that he was Miss Scorpion and so Keiko takes his place, allowing her to destroy not only Yu's reputation and chances with Yoko but also the minds
of Yu's family. This means that Yu has to draw on his skill as a pervert and his virtue as a man whose hard-on throbs only for one girl and rescue
Yoko from the Zero Church and free his family from enslavement.
What is most striking about Love Exposure, is how beautifully paced it is. Despite being close to four hours long, the minutes fly by with
never a longueur in sight. Sono beautifully combines storytelling techniques from traditional dramas and surrealist comedies to produce a film that
is never dull because it is rooted in flawless characterisation. Sono's characters do not merely keep our attention, they actively demand it. It
is impossible to watch Love Exposure without losing oneself in the twisted world views of the characters.
The principle idea behind Love Exposure is that what matters in life is some kind of intellectual discipline. A code that allows you both
to excel and to fail� A code that gives your life some kind of meaning... In the case of Yu, this code is a combination of Roman catholicism and
perversion. Throughout the film, both lifestyles are presented as effectively equivalent. By devoting himself to up-skirt photography, Yu learns
the skills that will ultimately grant him happiness, but at the same time, a parental devotion to catholicism results only in the misery of both
Yu and his father.
It is possible to be a happy Catholic and an unhappy Catholic but it is also possible to be a happy pervert and an unhappy pervert.
Yu's journey is about the integration of these two rigorous systems as Yu attempts to find love. Ostensibly the two systems clash terribly resulting
in Yu being labelled a pervert despite never actually being aroused by any of the up-skirt photography he does. As he protests to Yoko late in the
film: he is a pervert, but a pervert with dignity.
In effect, Love Exposure is a commentary upon the shifting sands of public morality and how issues of faith, identity, virtue, shame,
sexuality and social pressure to be normal all need to be dealt with, even in a psychologically post-modern landscape such as our own. Sono's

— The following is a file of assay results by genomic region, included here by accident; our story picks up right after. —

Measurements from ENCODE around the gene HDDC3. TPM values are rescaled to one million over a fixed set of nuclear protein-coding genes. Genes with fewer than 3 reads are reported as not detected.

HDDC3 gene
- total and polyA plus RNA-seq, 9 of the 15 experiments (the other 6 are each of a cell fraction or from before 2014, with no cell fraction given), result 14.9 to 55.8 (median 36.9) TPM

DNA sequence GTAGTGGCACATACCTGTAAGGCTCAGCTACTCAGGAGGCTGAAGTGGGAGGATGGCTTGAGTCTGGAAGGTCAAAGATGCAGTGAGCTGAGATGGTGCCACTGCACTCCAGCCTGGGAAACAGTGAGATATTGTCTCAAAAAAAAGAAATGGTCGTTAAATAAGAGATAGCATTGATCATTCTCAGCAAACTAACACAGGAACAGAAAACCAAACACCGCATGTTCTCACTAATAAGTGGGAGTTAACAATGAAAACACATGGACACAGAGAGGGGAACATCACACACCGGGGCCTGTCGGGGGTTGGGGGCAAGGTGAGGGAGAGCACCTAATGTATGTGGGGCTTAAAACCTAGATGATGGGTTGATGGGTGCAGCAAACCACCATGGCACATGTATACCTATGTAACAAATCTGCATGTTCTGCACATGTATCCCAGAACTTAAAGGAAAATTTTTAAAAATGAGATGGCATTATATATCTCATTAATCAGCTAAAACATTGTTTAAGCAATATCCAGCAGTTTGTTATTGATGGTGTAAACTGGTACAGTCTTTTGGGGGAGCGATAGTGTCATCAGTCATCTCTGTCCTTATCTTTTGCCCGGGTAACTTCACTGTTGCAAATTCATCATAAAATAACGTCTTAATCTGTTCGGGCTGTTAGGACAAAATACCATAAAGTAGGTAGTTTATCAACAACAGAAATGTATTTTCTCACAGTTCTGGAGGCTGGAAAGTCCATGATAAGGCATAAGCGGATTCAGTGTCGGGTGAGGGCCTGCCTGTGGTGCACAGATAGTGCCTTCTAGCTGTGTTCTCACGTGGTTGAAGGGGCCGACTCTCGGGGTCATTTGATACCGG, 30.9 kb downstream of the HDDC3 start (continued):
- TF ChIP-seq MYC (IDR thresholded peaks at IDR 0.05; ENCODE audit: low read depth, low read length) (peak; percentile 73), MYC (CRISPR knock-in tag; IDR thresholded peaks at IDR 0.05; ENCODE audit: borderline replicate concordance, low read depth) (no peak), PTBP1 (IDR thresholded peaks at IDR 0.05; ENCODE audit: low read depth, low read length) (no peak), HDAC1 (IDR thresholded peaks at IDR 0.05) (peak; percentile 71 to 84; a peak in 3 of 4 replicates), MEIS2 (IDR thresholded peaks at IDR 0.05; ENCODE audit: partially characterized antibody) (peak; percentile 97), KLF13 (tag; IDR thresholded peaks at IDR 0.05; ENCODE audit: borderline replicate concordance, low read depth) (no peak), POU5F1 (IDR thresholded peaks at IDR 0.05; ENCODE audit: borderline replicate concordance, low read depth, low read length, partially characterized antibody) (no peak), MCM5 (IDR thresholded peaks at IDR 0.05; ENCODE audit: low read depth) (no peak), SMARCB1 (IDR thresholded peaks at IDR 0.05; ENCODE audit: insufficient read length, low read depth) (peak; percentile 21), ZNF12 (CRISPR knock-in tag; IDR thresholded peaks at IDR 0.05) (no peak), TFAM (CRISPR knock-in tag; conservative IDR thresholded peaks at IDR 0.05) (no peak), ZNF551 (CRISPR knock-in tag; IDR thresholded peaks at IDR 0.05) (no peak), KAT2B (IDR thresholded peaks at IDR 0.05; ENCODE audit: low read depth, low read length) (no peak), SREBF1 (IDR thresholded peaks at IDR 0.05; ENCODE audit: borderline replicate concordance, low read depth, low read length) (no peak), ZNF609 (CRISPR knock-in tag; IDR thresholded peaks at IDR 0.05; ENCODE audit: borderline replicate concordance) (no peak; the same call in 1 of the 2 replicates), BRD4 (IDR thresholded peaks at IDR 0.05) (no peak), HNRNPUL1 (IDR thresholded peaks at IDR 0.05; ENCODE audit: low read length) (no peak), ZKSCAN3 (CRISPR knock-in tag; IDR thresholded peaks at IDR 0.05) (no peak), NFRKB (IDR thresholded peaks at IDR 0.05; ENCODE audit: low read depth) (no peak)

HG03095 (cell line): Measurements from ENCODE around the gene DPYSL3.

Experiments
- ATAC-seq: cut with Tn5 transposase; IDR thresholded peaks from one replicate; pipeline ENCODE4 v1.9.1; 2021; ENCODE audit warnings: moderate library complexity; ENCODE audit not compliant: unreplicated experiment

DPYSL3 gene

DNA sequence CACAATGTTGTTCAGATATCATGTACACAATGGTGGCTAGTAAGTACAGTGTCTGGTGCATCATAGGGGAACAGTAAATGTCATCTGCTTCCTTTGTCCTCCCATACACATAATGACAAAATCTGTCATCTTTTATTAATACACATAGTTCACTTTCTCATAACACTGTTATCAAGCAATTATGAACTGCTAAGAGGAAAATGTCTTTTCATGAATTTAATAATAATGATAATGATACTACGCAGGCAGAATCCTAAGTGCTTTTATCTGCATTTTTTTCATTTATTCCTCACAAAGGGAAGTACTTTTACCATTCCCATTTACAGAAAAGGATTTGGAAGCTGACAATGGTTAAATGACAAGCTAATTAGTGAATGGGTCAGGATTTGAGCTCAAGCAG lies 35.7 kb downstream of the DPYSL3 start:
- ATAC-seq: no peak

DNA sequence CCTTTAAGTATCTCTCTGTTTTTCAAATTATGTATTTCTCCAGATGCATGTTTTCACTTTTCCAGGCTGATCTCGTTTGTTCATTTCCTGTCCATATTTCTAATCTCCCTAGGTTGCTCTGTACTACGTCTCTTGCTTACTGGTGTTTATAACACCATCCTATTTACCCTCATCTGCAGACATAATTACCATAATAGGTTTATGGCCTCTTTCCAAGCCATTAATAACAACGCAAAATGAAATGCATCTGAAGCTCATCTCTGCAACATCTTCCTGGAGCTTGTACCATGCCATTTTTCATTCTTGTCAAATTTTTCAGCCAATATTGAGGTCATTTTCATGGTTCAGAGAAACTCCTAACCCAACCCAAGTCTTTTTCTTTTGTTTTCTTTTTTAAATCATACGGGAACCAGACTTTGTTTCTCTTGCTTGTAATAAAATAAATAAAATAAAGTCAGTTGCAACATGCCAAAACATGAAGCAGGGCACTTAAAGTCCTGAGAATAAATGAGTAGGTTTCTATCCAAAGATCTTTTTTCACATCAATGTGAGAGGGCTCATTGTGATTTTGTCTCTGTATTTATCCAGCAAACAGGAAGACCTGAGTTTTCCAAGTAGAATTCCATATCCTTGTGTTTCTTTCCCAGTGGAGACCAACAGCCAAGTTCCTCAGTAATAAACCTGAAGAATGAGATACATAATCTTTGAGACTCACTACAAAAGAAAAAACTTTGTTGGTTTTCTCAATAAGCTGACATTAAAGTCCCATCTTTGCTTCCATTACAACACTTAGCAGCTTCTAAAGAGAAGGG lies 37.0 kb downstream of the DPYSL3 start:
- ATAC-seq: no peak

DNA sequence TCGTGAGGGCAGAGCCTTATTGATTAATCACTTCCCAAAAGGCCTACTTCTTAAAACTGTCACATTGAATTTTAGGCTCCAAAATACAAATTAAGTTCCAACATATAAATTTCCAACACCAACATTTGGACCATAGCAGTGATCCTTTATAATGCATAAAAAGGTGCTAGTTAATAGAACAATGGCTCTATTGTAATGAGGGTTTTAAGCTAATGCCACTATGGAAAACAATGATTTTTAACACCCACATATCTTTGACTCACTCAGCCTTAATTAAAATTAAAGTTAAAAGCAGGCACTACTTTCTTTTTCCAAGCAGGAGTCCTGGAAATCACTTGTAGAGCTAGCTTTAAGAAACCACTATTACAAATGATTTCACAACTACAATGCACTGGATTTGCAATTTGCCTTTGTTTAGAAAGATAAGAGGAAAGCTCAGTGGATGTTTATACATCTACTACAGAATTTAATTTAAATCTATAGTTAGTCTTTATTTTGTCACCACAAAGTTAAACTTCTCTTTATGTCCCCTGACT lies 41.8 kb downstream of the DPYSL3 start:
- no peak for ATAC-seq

mash-up of catholicism and fetishism allows him to explore these issues in a way that is both serious and comical, sweetly innocent and grotesquely
obscene. This weirdly meshing contrast is best summed up through two scenes of spiritual transcendence: in the first, Yu experiences his first
emotion upon seeing the wind lift up the short skirt worn by the Virgin Mary-like Yoko and in the second, a much less stylised affair, Yoko weeps
as she screams the text of Corinthians 13 into the face of the desperate Yu.
Other than the wonderful characterisation, cinematography and plotting, Love Exposure also boasts some excellent performances. Takahiro
Nishijima is best known in Japan for being a member of the pop group AAA. On a purely physical level, Nishijima is an inspired bit of casting as
his slightly odd looking face (bee-stung lips and manga hairstyle) is capable of both doe-eyed innocence and ridiculous buffoonery. Sakura Ando
is also gifted with a fair bit of talent as she combines an aura of youthful innocence with body language that seems all about perversion and
mean-spiritedness. Indeed, the duality man, the perverted and the transcendent echo throughout every aspect of this film including the fact that
a film all about true love is filled with footage of attractive young women revealing their underwear.
All in all, Love Exposure is a real cinematic achievement and a timely reminder of just how different and vibrant Japanese cinema can be.
At nearly four hours, it is perhaps too long to be seen in cinemas, but now that it is out on DVD, you would be foolish not to check out what is
clearly one of the best and most quirky films of the year.